Every year, the people in the community create a unique background for the concert—a one-hundred-by-thirty-foot mosaic. Beginning in the summer, about six months before the concert, the community designs a new mosaic, rents an empty building, and the painting begins. Thousands of people, from junior high schoolers to senior citizens, paint the mosaic. They paint by number on a large-scale design that has thousands of tiny pieces. Day after day, month after month, one little painted piece at a time, the picture on the mosaic gradually takes shape.

When everyone has finished painting, an artist goes over the entire creation, perfecting the final work of art. When the mosaic is completed, they place it behind the choir. It has the appearance of an enormous, beautiful stained-glass window. The weekend of the concert, those people who helped paint arrive early, along with their friends and neighbors. Throughout the building, you can hear people whispering, "See that little green spot below the camel's foot? I painted it."

Every year in the middle of the summer in Morehead, Minnesota, thousands of unknown, ordinary people paint a tiny insignificant tile. Six months later, the result is a spectacularly beautiful masterpiece.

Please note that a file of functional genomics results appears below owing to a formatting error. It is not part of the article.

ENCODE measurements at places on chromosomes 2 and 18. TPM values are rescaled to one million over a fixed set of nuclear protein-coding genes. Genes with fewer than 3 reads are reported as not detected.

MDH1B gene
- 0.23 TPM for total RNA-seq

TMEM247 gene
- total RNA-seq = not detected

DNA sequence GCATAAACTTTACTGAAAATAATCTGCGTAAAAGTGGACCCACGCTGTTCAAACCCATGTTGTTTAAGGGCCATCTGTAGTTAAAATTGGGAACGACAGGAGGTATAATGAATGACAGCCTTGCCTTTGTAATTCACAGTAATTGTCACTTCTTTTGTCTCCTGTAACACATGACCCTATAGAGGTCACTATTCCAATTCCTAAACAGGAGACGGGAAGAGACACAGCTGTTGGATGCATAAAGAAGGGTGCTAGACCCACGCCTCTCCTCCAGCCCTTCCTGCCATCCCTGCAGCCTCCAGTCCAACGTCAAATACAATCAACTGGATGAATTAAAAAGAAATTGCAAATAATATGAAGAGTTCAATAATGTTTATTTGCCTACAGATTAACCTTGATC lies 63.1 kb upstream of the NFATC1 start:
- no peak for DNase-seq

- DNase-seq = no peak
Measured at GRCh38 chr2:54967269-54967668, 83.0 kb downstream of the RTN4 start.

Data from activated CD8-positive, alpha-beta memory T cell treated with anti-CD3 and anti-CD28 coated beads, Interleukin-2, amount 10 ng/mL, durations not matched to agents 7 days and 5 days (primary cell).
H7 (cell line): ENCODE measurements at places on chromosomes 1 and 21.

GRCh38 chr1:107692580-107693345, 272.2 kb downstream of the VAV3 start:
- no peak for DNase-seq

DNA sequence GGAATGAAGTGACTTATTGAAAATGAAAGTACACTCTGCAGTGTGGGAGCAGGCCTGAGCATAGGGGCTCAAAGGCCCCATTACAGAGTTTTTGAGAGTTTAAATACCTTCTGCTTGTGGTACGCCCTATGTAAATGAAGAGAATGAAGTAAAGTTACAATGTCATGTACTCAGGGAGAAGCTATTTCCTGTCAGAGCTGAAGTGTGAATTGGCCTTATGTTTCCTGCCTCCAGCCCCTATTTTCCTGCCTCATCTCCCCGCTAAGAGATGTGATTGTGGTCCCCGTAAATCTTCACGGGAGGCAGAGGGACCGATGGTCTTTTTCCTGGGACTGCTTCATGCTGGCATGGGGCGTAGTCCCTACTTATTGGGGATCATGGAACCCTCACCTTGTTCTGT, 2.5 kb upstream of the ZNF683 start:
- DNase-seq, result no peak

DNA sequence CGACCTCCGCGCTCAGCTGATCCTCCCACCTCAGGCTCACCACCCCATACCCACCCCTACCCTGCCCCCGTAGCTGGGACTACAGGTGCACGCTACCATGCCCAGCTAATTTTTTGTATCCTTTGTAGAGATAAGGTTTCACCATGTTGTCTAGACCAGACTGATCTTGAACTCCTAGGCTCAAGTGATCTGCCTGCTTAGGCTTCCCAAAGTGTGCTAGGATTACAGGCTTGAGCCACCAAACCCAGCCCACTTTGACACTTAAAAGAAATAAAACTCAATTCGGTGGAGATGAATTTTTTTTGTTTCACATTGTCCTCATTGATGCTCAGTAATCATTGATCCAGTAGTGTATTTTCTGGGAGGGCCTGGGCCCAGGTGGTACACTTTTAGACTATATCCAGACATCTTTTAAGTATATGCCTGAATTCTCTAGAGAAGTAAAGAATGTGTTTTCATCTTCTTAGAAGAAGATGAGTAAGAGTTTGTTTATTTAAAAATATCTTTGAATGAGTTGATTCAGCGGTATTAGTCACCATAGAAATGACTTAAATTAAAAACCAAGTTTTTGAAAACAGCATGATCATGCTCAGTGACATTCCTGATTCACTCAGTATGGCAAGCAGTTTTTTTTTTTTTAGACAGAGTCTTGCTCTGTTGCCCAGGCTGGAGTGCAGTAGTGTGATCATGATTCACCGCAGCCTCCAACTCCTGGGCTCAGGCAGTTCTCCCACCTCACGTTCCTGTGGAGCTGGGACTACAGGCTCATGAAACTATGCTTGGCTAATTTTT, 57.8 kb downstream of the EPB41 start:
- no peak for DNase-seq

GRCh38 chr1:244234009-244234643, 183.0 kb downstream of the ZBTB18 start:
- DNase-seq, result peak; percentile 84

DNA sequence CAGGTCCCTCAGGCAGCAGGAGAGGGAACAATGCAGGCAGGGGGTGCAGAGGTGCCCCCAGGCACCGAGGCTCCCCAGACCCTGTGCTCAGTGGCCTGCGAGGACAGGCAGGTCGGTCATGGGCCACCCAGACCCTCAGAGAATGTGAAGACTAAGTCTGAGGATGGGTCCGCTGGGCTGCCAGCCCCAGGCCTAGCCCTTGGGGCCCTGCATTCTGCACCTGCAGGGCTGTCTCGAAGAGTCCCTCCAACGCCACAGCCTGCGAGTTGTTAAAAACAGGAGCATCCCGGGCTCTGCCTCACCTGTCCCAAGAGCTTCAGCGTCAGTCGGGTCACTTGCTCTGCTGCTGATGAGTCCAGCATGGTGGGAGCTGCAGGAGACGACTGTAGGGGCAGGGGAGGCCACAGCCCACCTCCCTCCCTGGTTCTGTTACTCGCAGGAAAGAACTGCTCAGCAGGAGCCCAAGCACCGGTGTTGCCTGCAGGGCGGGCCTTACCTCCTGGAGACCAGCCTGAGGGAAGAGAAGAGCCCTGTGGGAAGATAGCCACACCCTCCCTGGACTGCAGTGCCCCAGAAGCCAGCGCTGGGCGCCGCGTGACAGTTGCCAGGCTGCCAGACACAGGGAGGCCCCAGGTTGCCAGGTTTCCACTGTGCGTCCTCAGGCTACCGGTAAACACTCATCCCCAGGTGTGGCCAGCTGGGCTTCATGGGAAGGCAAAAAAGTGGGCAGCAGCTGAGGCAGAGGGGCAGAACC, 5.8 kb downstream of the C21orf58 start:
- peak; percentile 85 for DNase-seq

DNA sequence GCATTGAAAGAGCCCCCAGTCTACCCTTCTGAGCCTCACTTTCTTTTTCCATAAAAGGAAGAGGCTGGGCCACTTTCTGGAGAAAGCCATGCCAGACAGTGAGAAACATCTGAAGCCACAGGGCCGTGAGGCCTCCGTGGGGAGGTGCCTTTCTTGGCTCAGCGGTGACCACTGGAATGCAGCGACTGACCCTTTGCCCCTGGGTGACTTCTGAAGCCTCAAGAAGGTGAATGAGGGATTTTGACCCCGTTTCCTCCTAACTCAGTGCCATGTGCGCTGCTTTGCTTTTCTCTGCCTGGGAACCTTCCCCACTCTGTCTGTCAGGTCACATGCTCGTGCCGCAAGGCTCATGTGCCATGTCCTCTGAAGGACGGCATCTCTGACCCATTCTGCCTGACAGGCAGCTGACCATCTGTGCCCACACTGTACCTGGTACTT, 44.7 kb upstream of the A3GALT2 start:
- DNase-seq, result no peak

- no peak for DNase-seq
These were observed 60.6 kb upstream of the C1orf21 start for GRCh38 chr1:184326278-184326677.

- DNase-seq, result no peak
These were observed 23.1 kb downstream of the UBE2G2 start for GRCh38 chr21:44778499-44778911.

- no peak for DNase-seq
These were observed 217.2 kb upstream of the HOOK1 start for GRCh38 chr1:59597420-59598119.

Gifts offered…gifts used…and the community is blessed.

I have a niece named Melissa, who’s in her second year of college now, but every year at Christmastime, I remember when she was just a few years old, opening her presents under the tree.  After she'd unwrap one she'd say:  “Oh, I’ve always wanted one of these!”  And then she’d open another, and say with such delight--“Oh, I just love this—it’s my favorite!”  Each of the gifts that we gave her brought such joy and delight to this little girl, that I wished we had a whole closet full to offer her—

I can’t help but think that God, too, is delighted—absolutely delighted—to watch us open up and discover the gifts that we’ve been given…

May we recognize, celebrate, and make use of them…that our lives together will be even more blessed than they already are.  Amen.